Law enforcement officers, crime scene investigators and medical professionals brushed up on field investigation techniques – such as how to catalog evidence at a clandestine burial site – at a workshop at N.C. State University this week.
“A lot of times, they’re trained in collecting evidence indoors,” said Dr. Ann Ross, NCSU professor of forensic anthropology, who led the workshop. Meanwhile, outdoor field investigation is sometimes left to forensic anthropologists, who are often not the first on the scene when a body is discovered.
The workshop aimed to teach field methods to local law enforcement.
“North Carolina is a wide state – we wanted to teach local police these techniques,” she said. Properly preserving evidence in clandestine burial sites is time-sensitive – forensic anthropologists may not be able to make it to a crime scene in time to ensure evidence is collected in a way that makes it the most useful in prosecution.
The workshop was set up by the Forensic Technology Center of Excellence, run by RTI International in collaboration with the National Institute of Justice.
Participants in the workshop were shown how to work the crime scene when a homicide victim is buried in the woods or a field to avoid being found. Those taking part included missing persons detectives, federal agents, coroners, CSI agents and medical examiners. Funding from the institute of justice allowed participants to travel to Raleigh for the workshop from as far away as Hawaii.
Ross showed how to identify and stake out evidence at a field near the NCSU agricultural field lab at Lake Wheeler. In addition to tagging bone, trash and metal evidence, she taught that potential burial sites can be found with a simple poker.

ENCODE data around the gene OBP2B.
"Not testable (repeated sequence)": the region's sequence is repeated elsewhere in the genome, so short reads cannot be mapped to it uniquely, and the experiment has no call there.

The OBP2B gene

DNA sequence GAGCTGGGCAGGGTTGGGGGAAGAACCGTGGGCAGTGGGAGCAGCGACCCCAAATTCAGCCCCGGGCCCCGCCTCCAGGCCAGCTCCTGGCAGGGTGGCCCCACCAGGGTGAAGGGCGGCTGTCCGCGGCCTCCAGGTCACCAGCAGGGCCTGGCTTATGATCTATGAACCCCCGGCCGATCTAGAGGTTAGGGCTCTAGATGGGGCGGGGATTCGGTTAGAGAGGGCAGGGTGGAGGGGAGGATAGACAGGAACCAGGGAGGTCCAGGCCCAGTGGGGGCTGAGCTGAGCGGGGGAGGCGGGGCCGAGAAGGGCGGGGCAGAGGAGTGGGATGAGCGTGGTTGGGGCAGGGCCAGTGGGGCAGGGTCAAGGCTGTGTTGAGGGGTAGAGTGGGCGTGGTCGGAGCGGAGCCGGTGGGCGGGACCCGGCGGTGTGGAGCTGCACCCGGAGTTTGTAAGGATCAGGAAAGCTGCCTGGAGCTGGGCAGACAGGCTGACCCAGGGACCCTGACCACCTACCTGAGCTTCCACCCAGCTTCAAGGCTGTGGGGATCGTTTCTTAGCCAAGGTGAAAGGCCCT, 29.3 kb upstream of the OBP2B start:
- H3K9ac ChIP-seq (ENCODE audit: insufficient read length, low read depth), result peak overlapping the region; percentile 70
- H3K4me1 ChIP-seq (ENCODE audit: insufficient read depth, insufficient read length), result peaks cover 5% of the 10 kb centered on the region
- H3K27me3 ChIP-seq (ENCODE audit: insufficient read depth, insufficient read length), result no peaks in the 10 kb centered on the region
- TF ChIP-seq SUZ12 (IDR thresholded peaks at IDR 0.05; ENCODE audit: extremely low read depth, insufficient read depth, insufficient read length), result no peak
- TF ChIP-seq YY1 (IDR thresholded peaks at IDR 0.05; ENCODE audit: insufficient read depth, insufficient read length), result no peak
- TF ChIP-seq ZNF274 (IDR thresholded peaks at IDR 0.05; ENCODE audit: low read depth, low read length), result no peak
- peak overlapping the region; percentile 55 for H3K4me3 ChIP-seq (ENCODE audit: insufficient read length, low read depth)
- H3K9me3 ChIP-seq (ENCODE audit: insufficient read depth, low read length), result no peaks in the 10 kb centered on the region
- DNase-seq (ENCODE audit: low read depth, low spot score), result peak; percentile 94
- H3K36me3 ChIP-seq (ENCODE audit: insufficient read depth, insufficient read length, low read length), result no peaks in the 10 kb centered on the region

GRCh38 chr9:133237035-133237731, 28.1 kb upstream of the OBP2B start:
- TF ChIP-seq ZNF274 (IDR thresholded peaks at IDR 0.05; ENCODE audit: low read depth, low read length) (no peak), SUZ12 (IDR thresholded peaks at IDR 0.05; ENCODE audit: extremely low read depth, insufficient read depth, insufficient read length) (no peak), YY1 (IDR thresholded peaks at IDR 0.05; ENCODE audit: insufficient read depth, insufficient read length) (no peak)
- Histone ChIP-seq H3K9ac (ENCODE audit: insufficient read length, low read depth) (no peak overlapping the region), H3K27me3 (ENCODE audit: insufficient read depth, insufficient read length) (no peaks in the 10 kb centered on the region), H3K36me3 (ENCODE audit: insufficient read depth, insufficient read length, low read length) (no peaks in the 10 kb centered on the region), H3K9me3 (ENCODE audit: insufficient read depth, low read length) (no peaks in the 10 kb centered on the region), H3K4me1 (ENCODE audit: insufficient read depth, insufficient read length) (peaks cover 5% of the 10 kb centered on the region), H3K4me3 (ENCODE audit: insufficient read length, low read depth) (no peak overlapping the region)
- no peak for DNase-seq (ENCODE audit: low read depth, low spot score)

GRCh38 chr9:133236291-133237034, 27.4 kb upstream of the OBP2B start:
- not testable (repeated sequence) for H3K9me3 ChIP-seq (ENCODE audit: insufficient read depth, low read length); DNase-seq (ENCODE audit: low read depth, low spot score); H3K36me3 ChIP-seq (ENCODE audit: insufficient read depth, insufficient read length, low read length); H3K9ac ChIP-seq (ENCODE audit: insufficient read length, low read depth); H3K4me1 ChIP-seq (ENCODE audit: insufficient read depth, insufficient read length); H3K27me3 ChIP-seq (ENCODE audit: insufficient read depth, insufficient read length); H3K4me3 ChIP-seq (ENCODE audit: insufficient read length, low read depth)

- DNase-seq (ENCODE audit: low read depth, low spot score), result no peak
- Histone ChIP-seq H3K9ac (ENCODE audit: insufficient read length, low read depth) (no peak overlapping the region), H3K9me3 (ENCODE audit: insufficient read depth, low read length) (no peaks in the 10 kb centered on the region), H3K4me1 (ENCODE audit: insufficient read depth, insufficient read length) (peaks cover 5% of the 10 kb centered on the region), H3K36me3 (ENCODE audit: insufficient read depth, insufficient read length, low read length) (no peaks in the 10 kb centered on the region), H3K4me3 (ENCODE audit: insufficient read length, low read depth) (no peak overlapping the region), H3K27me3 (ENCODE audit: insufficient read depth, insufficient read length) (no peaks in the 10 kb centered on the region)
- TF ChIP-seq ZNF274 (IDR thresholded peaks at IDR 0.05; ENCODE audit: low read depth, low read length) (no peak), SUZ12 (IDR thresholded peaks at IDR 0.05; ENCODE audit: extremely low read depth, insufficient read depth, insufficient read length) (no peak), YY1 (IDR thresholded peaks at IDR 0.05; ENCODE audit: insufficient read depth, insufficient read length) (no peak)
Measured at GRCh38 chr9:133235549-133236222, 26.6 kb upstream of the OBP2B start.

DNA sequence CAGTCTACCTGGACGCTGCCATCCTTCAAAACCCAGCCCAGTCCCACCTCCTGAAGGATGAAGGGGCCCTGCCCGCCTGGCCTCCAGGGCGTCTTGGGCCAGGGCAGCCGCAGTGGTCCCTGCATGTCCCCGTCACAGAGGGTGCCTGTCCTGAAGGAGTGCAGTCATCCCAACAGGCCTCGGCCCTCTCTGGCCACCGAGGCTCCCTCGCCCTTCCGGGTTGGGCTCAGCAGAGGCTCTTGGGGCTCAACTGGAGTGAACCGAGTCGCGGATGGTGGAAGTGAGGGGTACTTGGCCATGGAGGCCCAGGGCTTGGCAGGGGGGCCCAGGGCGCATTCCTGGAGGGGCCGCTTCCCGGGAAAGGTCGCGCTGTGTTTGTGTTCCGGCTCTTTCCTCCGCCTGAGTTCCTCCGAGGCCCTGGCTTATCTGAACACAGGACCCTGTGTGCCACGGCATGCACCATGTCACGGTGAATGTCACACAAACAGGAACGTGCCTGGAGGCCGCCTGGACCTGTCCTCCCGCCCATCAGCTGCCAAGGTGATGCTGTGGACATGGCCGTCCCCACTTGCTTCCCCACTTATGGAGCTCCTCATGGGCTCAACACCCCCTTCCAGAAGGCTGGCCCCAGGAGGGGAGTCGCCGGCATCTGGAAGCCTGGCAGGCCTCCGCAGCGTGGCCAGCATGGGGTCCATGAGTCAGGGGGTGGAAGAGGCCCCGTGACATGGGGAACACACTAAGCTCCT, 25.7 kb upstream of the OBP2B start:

She explained that when a body is buried, soil is dug up but not completely replaced to make room for the body. Then, as the body decomposes, it takes up even less space and can cause the ground to slump. With enough practice, an investigator can identify differences in the soil compaction that could point to a burial site, without expensive equipment such as Ground Penetrating Radar.
Once evidence at the site was tagged, Ross showed how to map the crime scene. She stressed the importance of keeping a meticulous log of where each piece of evidence was found.
Another tip was to make the perimeter of a crime scene as close to a rectangle as possible. Ross said it is easier to convert a crime scene map to a digital format when it is a rectangle. It also will show lawyers involved in the prosecution of a case that the scene was handled with care. Mishandled evidence is a problem that can keep criminals from being prosecuted.
Law enforcement participants said one reason they attended the workshop was to keep up with changing expectations of what is acceptable evidence. They said learning from professional forensic anthropologists helps them do their jobs well and aid prosecutors.
After mapping the crime scene and locating the evidence, participants in the workshop excavated their mock body, a pig carcass.
Dr. Jason Byrd, an entomologist from the University of Florida, taught participants how to identify and trap insects common around a decomposing body. Participants were each given their own chicken carcass to measure its temperature and to capture the bugs feasting on it. Flies hovering around the “bodies” were caught with an insect net and put in vials. Next, participants collected maggots on the chicken carcass and crawling in the grass around it, a sign of more advanced decomposition.
Bird said one of the purposes of the workshop is to “show what [investigators] can get by with as opposed to what you can get.”
Criminal justice agencies can be strapped for cash. Donia Slack, associate director of the FTCoE, said private training for investigators can cost thousands. That is why it is so important to secure federal funding from the institute to “accomplish their main mission of disseminating forensic technology to investigators.”
Stephen Ginley: email@example.com